4. Building Sustainable Supply Chains
Environmental, social and governance (ESG) issues remain a top priority for business, as growing regulation pushes this to the top of the business agenda. Investors and stakeholders also expect businesses to ‘walk the talk’ when it comes to sustainability. Investigations of modern slavery, forced labor, human trafficking, working conditions, and pollution in the supply chain are among the issues compliance teams must now incorporate into their third party screening to meet these requirements, ensuring there are no compliance blind spots.
While this might feel overwhelming at the outset, taking the first step is often the hardest. From a compliance perspective, organizations should take a holistic approach to ESG strategy and third party risk management, looking for overlaps in processes and metrics.
5. FCPA Considerations In Third Party Risk Management
While the Biden administration continues to develop its priorities, one thing is looking increasingly likely: continued aggressive enforcement of the Foreign Corrupt Practices Act (FCPA). While fewer FCPA-related investigations were launched year over year between 2017 and 2020, many observers expect a reversal of that trend under the Biden administration. Moreover, the new US administration’s FCPA enforcement agenda may be magnified by new tools authorized by Congress, notably the Corporate Transparency Act (CTA). Businesses can expect continued scrutiny by the regulators, particularly in relation to third party risk management. Ensuring FCPA compliance programs reflect changes to the supply chain is critical particularly in relation to new jurisdictions or new types of third parties.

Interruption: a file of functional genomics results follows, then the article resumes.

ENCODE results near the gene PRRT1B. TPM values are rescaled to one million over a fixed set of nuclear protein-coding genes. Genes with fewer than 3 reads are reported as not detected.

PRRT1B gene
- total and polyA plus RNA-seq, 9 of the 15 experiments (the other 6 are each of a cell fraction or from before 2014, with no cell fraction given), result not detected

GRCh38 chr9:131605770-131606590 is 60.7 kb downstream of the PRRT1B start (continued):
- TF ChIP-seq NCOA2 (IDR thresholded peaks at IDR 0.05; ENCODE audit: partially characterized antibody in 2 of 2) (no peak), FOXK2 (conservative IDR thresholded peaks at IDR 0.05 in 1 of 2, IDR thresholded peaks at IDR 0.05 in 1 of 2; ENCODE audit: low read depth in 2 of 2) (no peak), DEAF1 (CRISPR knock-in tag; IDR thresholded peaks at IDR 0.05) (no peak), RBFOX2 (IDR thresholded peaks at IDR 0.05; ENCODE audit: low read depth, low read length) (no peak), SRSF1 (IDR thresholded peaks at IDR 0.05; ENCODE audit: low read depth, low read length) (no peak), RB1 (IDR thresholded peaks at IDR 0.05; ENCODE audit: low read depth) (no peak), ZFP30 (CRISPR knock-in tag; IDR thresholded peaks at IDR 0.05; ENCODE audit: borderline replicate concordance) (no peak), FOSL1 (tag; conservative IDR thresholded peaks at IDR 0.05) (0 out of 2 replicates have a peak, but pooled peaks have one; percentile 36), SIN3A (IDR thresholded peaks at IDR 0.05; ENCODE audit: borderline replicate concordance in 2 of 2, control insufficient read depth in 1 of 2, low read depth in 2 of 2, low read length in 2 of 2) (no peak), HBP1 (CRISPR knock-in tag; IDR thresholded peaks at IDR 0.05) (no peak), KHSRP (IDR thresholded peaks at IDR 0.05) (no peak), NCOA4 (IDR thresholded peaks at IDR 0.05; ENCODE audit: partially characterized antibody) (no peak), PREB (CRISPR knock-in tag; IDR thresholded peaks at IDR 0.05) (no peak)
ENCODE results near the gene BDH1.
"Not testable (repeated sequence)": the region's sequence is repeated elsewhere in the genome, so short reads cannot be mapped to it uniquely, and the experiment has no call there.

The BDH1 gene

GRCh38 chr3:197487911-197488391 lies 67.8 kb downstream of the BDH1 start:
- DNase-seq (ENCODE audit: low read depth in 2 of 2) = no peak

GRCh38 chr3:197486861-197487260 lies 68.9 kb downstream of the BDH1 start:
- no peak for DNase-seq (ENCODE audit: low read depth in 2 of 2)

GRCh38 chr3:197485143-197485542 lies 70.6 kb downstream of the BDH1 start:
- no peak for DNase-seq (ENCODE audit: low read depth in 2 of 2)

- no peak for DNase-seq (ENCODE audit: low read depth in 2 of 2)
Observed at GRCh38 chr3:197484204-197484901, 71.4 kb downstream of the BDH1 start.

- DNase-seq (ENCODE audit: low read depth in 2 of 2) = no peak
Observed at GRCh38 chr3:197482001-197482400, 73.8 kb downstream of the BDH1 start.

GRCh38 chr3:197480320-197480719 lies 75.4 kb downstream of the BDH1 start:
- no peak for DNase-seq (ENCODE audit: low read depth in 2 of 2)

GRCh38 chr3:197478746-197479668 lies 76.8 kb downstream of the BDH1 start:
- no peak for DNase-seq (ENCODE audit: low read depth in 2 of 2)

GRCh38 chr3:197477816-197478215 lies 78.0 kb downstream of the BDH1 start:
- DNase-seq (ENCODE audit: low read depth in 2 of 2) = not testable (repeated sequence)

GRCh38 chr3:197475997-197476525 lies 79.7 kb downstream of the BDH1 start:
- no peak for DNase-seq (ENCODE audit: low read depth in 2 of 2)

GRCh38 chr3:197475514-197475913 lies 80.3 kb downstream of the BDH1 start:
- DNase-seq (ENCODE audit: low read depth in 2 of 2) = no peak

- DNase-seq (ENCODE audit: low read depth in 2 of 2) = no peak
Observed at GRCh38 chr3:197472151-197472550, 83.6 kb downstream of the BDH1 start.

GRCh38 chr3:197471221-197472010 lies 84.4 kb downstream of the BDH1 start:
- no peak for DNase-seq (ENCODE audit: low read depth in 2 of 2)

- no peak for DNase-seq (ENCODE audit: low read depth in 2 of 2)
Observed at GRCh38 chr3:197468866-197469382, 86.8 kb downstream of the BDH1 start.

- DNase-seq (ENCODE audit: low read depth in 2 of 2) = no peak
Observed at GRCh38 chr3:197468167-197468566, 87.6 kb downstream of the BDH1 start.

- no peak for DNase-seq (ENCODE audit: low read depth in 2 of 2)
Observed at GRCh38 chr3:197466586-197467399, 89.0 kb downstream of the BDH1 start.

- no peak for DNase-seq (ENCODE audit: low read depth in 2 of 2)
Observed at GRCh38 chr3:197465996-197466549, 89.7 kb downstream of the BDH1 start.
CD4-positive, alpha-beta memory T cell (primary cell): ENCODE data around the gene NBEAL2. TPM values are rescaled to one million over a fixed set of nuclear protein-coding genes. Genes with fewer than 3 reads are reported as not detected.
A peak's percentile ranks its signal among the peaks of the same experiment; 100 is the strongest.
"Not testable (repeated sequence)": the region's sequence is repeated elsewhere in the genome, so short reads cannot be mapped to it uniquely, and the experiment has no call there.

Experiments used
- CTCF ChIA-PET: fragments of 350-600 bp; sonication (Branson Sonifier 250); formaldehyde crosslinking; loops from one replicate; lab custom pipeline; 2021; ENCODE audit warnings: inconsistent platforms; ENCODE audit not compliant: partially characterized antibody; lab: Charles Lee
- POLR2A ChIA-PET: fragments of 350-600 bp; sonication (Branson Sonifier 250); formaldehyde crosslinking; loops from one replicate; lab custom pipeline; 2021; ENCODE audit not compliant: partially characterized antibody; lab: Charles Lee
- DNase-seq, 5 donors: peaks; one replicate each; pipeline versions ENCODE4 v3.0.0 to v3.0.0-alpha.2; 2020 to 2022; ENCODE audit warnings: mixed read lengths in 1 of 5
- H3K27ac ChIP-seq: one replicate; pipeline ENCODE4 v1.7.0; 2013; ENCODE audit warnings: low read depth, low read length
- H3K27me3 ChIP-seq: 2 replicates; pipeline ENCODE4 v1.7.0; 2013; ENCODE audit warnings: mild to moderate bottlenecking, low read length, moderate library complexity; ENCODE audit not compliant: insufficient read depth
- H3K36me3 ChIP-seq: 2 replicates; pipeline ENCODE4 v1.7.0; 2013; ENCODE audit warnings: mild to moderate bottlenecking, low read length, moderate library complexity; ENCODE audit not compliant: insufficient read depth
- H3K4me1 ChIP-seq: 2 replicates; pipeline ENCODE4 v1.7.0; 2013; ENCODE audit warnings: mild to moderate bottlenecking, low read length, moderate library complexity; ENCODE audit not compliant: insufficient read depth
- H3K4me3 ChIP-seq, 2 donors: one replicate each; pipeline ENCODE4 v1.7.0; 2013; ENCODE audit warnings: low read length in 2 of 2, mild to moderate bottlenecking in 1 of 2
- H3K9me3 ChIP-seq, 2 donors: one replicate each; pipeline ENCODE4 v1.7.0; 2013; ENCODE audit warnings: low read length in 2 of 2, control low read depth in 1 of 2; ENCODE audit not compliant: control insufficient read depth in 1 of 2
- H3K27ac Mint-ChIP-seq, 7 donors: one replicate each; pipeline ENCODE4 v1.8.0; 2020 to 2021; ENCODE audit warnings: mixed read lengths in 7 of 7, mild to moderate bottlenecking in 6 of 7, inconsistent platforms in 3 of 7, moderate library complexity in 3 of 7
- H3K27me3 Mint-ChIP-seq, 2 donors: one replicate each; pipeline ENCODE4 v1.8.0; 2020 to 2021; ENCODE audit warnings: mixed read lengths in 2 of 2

Third party supply chain screening must form the backbone of a successful compliance program that meets FCPA requirements. Checks on new employees and vendors will identify red flags such as political connections, allegations of corruption and sanctions exposure. Additional research of extended ownership structures will also throw up potentially damaging issues around third party beneficial ownership structures.
Staying Ahead Of Risk
An external review of the supply chain, diligence and regulation of the company’s program provides outside guidance and insights that can reinforce strengths and reveal areas that need improvement. A well thought out plan that can help the lines of production to continue to operate without interruption. This review can be done through the lens of FCPA, ESG and other current considerations. This can help to guide future initiatives and provide insights that can reinforce good practices.
IntegrityRisk has extensive experience helping businesses to manage third party screening around the world, meeting – and exceeding- regulatory standards. We position our clients ahead of risk so that no matter how global supply chains evolve, they always have the right information to hand to make better decisions.
Contact us today to discuss your third party risk management requirements and we’ll help your business build a more resilient supply chain, whatever the circumstances.